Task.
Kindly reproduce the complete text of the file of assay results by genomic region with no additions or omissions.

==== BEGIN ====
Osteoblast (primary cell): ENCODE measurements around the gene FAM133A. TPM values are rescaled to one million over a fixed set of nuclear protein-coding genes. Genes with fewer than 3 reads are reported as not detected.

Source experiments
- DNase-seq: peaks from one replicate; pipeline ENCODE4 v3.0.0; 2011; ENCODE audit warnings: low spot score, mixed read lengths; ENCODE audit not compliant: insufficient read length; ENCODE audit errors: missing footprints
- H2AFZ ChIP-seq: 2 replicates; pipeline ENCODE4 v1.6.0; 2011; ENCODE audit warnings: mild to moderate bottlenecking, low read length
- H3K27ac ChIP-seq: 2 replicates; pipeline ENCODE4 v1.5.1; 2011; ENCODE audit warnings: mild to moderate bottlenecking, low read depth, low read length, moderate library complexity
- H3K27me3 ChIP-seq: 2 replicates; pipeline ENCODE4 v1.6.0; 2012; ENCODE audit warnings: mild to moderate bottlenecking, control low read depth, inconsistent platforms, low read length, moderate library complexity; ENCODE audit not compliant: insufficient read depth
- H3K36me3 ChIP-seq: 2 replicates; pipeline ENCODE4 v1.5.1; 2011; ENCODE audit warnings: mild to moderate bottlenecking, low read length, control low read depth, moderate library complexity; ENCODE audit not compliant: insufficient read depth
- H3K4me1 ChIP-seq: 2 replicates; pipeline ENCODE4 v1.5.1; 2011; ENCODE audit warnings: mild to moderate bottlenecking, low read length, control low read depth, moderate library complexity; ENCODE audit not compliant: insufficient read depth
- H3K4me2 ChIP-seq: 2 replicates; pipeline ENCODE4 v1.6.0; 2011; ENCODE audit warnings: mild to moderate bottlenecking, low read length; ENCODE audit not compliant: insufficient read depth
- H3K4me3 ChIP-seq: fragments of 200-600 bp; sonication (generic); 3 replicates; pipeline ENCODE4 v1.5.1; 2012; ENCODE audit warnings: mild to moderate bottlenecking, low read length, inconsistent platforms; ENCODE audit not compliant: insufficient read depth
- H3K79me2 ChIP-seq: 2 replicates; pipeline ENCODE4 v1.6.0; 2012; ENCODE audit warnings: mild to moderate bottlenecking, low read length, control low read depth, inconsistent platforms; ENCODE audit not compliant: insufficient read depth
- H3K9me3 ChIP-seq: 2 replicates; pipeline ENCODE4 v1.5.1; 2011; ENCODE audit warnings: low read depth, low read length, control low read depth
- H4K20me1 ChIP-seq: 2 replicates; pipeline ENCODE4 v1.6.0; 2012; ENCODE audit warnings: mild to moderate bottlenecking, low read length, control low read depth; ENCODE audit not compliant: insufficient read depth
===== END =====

Osteoblast (primary cell): ENCODE measurements around the gene FAM133A. TPM values are rescaled to one million over a fixed set of nuclear protein-coding genes. Genes with fewer than 3 reads are reported as not detected.

Source experiments
- DNase-seq: peaks from one replicate; pipeline ENCODE4 v3.0.0; 2011; ENCODE audit warnings: low spot score, mixed read lengths; ENCODE audit not compliant: insufficient read length; ENCODE audit errors: missing footprints
- H2AFZ ChIP-seq: 2 replicates; pipeline ENCODE4 v1.6.0; 2011; ENCODE audit warnings: mild to moderate bottlenecking, low read length
- H3K27ac ChIP-seq: 2 replicates; pipeline ENCODE4 v1.5.1; 2011; ENCODE audit warnings: mild to moderate bottlenecking, low read depth, low read length, moderate library complexity
- H3K27me3 ChIP-seq: 2 replicates; pipeline ENCODE4 v1.6.0; 2012; ENCODE audit warnings: mild to moderate bottlenecking, control low read depth, inconsistent platforms, low read length, moderate library complexity; ENCODE audit not compliant: insufficient read depth
- H3K36me3 ChIP-seq: 2 replicates; pipeline ENCODE4 v1.5.1; 2011; ENCODE audit warnings: mild to moderate bottlenecking, low read length, control low read depth, moderate library complexity; ENCODE audit not compliant: insufficient read depth
- H3K4me1 ChIP-seq: 2 replicates; pipeline ENCODE4 v1.5.1; 2011; ENCODE audit warnings: mild to moderate bottlenecking, low read length, control low read depth, moderate library complexity; ENCODE audit not compliant: insufficient read depth
- H3K4me2 ChIP-seq: 2 replicates; pipeline ENCODE4 v1.6.0; 2011; ENCODE audit warnings: mild to moderate bottlenecking, low read length; ENCODE audit not compliant: insufficient read depth
- H3K4me3 ChIP-seq: fragments of 200-600 bp; sonication (generic); 3 replicates; pipeline ENCODE4 v1.5.1; 2012; ENCODE audit warnings: mild to moderate bottlenecking, low read length, inconsistent platforms; ENCODE audit not compliant: insufficient read depth
- H3K79me2 ChIP-seq: 2 replicates; pipeline ENCODE4 v1.6.0; 2012; ENCODE audit warnings: mild to moderate bottlenecking, low read length, control low read depth, inconsistent platforms; ENCODE audit not compliant: insufficient read depth
- H3K9me3 ChIP-seq: 2 replicates; pipeline ENCODE4 v1.5.1; 2011; ENCODE audit warnings: low read depth, low read length, control low read depth
- H4K20me1 ChIP-seq: 2 replicates; pipeline ENCODE4 v1.6.0; 2012; ENCODE audit warnings: mild to moderate bottlenecking, low read length, control low read depth; ENCODE audit not compliant: insufficient read depth